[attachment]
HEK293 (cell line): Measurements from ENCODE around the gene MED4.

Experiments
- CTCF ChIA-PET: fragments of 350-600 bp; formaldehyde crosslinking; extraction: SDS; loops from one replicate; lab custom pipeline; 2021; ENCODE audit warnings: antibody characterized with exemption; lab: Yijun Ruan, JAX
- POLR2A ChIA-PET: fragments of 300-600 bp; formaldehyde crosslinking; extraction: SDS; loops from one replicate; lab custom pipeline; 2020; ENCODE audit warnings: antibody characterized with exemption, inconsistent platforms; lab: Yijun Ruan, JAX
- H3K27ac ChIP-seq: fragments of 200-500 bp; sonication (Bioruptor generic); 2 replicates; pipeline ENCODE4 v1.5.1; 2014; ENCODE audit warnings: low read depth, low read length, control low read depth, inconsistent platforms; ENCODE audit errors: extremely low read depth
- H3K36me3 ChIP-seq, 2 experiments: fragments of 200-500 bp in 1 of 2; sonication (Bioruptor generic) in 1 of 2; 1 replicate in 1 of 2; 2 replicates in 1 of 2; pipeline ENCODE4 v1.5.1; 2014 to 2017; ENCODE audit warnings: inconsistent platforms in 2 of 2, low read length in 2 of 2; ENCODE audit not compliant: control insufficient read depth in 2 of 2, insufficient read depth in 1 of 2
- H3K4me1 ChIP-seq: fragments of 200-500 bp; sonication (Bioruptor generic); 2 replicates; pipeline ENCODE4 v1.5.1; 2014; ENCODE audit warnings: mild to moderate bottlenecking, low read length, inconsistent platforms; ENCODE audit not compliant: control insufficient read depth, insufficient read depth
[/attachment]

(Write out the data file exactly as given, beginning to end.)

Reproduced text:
HEK293 (cell line): Measurements from ENCODE around the gene MED4.

Experiments
- CTCF ChIA-PET: fragments of 350-600 bp; formaldehyde crosslinking; extraction: SDS; loops from one replicate; lab custom pipeline; 2021; ENCODE audit warnings: antibody characterized with exemption; lab: Yijun Ruan, JAX
- POLR2A ChIA-PET: fragments of 300-600 bp; formaldehyde crosslinking; extraction: SDS; loops from one replicate; lab custom pipeline; 2020; ENCODE audit warnings: antibody characterized with exemption, inconsistent platforms; lab: Yijun Ruan, JAX
- H3K27ac ChIP-seq: fragments of 200-500 bp; sonication (Bioruptor generic); 2 replicates; pipeline ENCODE4 v1.5.1; 2014; ENCODE audit warnings: low read depth, low read length, control low read depth, inconsistent platforms; ENCODE audit errors: extremely low read depth
- H3K36me3 ChIP-seq, 2 experiments: fragments of 200-500 bp in 1 of 2; sonication (Bioruptor generic) in 1 of 2; 1 replicate in 1 of 2; 2 replicates in 1 of 2; pipeline ENCODE4 v1.5.1; 2014 to 2017; ENCODE audit warnings: inconsistent platforms in 2 of 2, low read length in 2 of 2; ENCODE audit not compliant: control insufficient read depth in 2 of 2, insufficient read depth in 1 of 2
- H3K4me1 ChIP-seq: fragments of 200-500 bp; sonication (Bioruptor generic); 2 replicates; pipeline ENCODE4 v1.5.1; 2014; ENCODE audit warnings: mild to moderate bottlenecking, low read length, inconsistent platforms; ENCODE audit not compliant: control insufficient read depth, insufficient read depth